I’ve lost track of the numbers of people I’ve met who have no real sense of what their individual talents and passions are.
~ Sir Ken Robinson
Earlier this month, I lamented my inability to write a bio. Being between projects makes it difficult, but so does being the mom of young children. With all our focus on the needs of other people in the household we may find that we don’t know ourselves very well anymore. The time away from work also messes with our identity a little, especially if we begin to reassess our goals, dreams and values in light of our new roles as parents. The longer we are away from the workplace, the more we begin to notice that our society tends to define people by what we do and what we are good at. And if you spend the majority of your time conversing with preschoolers and wiping noses and bums, it’s easy to lose your grip on what your other talents may be.
But perhaps the problem runs deeper. Perhaps it wasn’t just born out of motherhood? I have a sneaking suspicion that even before I had children, I was easily counted in the numbers of people who have no real sense of what their individual talents are.
This got me wondering why so many of us don’t know what makes us awesome. Why is it so hard for us to answer these questions: What makes me awesome? What makes me feel awesome? What are my awesome skills?
One of the reasons is that some of us might not know ourselves very well to begin with. As young people, we can take for granted who we are. In our teen years, we may be trying on personas but it comes closer to experimentation that to genuine self-knowledge. Twenty-somethings can get caught up accomplishing things: checking off relationships, marriage, house-buying, career-building, and having children on that inner to-do list. We might never really take a moment to think deeper about who we are or why we are awesome long enough to actually believe we are awesome.
It’s not such a surprise then that this issue still dogs us post-motherhood. Perhaps we’re just more aware that it IS an issue once we have children? Perhaps it’s the first time we’re old enough to think about it seriously?
Furthermore, how many of us really make a point of nourishing our relationship with ourselves? Of being our own best friend? If we treated our friends the way we treat ourselves – only hanging out once every six months – it wouldn’t be long before our friends would stop talking to us too. Dr. Daniel Siegel talks about the ways in which meditation and mindfulness activate the same parts of our brains as do attached interpersonal relationships and he goes on to say that these practices are very like becoming our own best friend.
Perhaps spending time getting to know ourselves is the first step to discovering our innate awesomeness?
But even then, we may still struggle with self-appraisal, with figuring out what makes us unique.
In his new book The Element, Sir Ken Robinson explains that successful people find themselves in their element. The element is the intersection between what you are good at (your talents) and what you love (your passion). Some of us are good at things that we don’t really enjoy but true success is found when we discover our element. Furthermore, the element also requires that you have the right attitude (a willingness to go for it) and the opportunity. This part seemed really key to me. Your element could very well be surfing but if you live in the desert, you may never find that out. You need both the opportunity and willingness to try surfing if you are ever to discover that it’s your awesome thing.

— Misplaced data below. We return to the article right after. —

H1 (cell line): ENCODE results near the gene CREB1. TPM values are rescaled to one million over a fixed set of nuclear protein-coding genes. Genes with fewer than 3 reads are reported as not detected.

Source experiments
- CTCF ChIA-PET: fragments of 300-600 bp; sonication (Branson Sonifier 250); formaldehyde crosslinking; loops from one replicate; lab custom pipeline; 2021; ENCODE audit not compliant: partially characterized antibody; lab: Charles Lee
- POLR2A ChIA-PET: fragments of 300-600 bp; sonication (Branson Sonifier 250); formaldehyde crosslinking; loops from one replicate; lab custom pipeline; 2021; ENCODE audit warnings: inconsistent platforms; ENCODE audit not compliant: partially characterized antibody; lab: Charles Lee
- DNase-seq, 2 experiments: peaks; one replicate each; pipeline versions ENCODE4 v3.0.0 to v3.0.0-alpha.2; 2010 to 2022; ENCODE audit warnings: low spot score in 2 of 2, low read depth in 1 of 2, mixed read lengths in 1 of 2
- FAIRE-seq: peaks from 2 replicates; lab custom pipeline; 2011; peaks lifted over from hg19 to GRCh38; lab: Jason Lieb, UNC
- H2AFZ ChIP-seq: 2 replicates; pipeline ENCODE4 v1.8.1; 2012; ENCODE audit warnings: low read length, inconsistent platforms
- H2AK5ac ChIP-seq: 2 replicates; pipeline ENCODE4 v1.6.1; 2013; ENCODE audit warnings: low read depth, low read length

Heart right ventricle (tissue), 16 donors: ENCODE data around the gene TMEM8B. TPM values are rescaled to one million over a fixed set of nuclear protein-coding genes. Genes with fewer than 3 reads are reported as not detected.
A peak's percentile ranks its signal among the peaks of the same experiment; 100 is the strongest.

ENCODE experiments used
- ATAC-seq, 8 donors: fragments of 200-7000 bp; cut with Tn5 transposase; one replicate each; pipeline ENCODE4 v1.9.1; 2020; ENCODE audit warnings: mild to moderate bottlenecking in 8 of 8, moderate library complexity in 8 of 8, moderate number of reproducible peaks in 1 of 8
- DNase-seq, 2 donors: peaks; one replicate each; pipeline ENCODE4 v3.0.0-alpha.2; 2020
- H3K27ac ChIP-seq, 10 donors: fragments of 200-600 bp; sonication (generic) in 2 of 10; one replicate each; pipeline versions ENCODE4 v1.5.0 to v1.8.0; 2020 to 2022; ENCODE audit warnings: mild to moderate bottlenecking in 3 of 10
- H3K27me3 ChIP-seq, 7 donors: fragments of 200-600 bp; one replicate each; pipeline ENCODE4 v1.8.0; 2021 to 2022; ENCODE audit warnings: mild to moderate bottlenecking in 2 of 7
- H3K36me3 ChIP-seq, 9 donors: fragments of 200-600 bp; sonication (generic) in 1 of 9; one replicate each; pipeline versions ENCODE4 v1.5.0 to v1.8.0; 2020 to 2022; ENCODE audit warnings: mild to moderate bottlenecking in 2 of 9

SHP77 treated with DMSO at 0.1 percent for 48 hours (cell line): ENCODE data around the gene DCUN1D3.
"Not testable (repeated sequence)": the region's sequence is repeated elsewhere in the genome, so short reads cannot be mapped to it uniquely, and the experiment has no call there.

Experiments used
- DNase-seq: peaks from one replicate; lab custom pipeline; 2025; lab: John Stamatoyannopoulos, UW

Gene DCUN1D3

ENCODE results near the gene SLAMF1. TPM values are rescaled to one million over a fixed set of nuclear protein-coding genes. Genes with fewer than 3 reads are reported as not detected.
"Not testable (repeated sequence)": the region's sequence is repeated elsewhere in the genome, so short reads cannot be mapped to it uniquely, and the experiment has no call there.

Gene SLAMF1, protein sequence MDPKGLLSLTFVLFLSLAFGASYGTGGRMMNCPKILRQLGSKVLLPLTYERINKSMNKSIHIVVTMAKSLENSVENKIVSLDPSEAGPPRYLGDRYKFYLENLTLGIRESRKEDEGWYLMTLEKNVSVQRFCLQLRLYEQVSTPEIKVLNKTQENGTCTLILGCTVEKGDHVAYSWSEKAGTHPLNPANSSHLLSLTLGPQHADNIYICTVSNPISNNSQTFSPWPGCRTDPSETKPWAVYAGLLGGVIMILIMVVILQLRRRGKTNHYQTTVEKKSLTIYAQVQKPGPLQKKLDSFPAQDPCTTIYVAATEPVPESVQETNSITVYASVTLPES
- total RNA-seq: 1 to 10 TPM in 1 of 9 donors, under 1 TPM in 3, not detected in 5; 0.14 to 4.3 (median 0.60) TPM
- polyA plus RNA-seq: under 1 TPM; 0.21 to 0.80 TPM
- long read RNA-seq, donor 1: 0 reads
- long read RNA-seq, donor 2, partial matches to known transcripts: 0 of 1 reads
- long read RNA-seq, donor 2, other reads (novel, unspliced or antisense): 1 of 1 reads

So, by now, maybe you believe that you are awesome at something but you haven’t yet figured out what that thing is. Want to discover what makes you awesome?
It seems to me that if you do, you need to:
This last one – change your attitude – needs a bit of explaining. We probably already know what our talents are but we undervalue them or take them for granted because they are our own. It’s always easier to be in awe of people who can do things we can’t. It’s much harder to be reverent of our own abilities. This may be because we don’t consider ourselves expert enough to be awesome. After all, we’ve all heard that it takes 10,000 hours of practice to become an expert and we fail to acknowledge the awesomeness in the mere 4,500 hours we may have put in to become pretty great.
We also come from a culture where for a variety of reasons it isn’t easy to toot our own horn. This month the Natural Parenting Carnival topic was on ways we may have inspired others with our parenting and it was amazing to see how difficult it is for most of us to publicly proclaim that we’re pretty good at parenting. In fact, one of the carnival posts Say Something Good actually addressed the reasons why we might find it hard to say we’re awesome out loud.
So where do we start? Maybe we start with a mindfulness practice. Maybe we start by reading this blog 1000 Awesome Things which recognizes the awesome in all kinds of every day things. Maybe we start by taking pleasure in the moment, in all of the little things that make us feel awesome…and when we are more aware of the awesomeness that is all around us all the time, we’ll be ready and tuned in to notice the awesomeness that is in us and always has been.
How about you? Are you awesome? Tell us what your skills are – like nunchucks.